“Particularly Fond of a Play of Shakspere Well Acted”

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Mr. Lincoln’s life was almost devoid of recreation. He sometimes went to the theater, and was particularly fond of a play of Shakspere well acted. He was so delighted with Hackett in Falstaff that he wrote him a letter of warm congratulation which pleased the veteran actor so much that he gave it to the “New York Herald,” which printed it with abusive comments. Hackett was greatly mortified and made suitable apologies; upon which the President wrote to him again in the kindliest manner, saying:

Give yourself no uneasiness on the subject. . . . I certainly did not expect to see my note in print; yet I have not been much shocked by the comments upon it. They are a fair specimen of what has occurred to me through life. 1 have endured a great deal of ridicule, without much malice; and have received a great deal of kindness, not quite free from ridicule. I am used to it.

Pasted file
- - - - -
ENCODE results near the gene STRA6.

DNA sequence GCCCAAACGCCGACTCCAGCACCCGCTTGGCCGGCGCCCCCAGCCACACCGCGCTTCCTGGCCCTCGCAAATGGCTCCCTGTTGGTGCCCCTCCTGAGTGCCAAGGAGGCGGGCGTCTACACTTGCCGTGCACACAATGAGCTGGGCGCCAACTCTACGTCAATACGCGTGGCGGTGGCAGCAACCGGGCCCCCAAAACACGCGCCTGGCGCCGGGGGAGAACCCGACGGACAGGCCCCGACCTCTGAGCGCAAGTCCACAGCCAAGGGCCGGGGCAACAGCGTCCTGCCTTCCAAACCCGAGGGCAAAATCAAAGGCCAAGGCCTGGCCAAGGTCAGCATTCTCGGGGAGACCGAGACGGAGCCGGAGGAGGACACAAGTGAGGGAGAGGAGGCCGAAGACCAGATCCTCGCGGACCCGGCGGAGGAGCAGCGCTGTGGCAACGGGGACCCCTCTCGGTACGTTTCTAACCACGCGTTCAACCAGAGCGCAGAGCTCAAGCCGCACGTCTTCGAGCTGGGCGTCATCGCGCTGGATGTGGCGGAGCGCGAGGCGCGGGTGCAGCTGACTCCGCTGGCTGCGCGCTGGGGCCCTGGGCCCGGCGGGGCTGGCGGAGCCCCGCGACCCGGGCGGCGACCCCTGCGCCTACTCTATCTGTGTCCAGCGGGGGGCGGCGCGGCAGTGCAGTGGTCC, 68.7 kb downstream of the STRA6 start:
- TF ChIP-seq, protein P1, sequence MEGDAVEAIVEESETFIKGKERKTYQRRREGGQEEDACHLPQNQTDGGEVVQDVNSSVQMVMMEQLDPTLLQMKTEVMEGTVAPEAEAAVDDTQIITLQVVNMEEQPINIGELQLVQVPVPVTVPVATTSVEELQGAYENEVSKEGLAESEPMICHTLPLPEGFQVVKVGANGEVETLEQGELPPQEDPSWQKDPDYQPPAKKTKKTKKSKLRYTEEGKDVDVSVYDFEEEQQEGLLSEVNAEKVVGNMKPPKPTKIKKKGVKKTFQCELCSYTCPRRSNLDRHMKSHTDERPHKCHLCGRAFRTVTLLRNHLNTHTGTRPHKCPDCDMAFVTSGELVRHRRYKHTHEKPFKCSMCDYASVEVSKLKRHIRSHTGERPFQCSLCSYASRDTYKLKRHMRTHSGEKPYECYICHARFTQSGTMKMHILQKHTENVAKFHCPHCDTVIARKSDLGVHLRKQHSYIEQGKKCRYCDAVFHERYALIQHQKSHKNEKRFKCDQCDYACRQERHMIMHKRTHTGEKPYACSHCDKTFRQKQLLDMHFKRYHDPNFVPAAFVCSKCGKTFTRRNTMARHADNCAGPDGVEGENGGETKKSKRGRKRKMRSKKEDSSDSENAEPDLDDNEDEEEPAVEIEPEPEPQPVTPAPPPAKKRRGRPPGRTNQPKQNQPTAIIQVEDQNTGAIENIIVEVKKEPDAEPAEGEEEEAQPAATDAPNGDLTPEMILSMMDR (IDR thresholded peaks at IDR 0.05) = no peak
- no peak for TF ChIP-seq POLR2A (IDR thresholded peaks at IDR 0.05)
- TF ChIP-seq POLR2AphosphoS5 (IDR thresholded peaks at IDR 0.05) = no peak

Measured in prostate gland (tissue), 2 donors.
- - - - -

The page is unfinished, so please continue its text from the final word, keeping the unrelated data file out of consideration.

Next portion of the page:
This incident had the usual sequel: the veteran comedian asked for an office, which the President was not able to give him, and the pleasant acquaintance ceased. A hundred times this experience was repeated: a man whose disposition and talk were agreeable would be introduced to the President; he took pleasure in his conversation for two or three interviews, and then this congenial person would ask some favor impossible to grant, and go away in bitterness of spirit. It is a cross that every President must bear.

Quoted in “Life in the White House in the time of Lincoln” by John Hay

One thought on ““Particularly Fond of a Play of Shakspere Well Acted”

    Words : Poet « Abraham Lincoln said:
    August 15, 2016 at 10:31

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